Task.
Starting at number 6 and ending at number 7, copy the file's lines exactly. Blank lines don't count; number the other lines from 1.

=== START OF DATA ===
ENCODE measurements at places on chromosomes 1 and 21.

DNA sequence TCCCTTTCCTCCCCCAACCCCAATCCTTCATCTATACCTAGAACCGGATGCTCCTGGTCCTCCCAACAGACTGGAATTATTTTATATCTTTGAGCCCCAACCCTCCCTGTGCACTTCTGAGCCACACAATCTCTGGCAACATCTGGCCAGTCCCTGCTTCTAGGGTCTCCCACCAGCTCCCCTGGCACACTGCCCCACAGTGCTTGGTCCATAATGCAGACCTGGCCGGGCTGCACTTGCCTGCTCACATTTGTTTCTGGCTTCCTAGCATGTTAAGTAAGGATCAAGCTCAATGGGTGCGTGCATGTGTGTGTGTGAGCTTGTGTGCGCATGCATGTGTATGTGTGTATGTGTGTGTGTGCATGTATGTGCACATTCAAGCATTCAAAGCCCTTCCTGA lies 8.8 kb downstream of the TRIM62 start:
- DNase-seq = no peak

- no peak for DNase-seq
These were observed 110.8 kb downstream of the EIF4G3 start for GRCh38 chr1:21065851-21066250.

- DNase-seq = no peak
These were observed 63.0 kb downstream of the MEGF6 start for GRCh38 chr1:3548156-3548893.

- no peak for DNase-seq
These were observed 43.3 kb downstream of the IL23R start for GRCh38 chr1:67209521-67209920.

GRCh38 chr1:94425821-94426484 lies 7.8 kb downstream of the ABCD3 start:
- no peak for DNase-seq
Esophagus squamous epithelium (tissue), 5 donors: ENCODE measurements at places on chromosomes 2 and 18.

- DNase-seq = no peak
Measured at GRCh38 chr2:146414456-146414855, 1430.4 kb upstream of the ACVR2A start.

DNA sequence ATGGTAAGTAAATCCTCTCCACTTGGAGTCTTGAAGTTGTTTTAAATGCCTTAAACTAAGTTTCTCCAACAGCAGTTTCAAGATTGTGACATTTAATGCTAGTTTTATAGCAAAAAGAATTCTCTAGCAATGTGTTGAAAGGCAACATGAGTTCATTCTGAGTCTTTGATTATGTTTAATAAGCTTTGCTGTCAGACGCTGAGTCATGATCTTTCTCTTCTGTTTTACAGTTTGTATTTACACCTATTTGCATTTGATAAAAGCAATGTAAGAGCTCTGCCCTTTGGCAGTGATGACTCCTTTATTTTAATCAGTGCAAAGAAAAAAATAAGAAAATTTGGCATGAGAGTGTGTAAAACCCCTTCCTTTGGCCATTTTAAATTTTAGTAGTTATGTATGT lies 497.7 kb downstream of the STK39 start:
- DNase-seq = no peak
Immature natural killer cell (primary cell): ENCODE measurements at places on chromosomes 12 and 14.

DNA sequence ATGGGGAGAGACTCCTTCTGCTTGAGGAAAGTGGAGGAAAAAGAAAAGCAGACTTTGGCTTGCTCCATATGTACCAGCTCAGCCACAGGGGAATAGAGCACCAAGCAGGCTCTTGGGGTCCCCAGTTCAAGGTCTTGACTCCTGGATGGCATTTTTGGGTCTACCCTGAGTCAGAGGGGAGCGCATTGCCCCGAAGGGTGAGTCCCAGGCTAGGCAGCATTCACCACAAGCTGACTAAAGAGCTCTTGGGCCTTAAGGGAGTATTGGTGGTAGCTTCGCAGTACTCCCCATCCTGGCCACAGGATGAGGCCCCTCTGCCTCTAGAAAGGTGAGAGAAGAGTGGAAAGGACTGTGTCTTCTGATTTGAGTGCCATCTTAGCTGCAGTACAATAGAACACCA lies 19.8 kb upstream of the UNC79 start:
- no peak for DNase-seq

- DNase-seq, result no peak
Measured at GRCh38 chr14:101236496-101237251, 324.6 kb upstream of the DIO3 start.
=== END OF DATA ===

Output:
- DNase-seq = no peak
These were observed 63.0 kb downstream of the MEGF6 start for GRCh38 chr1:3548156-3548893.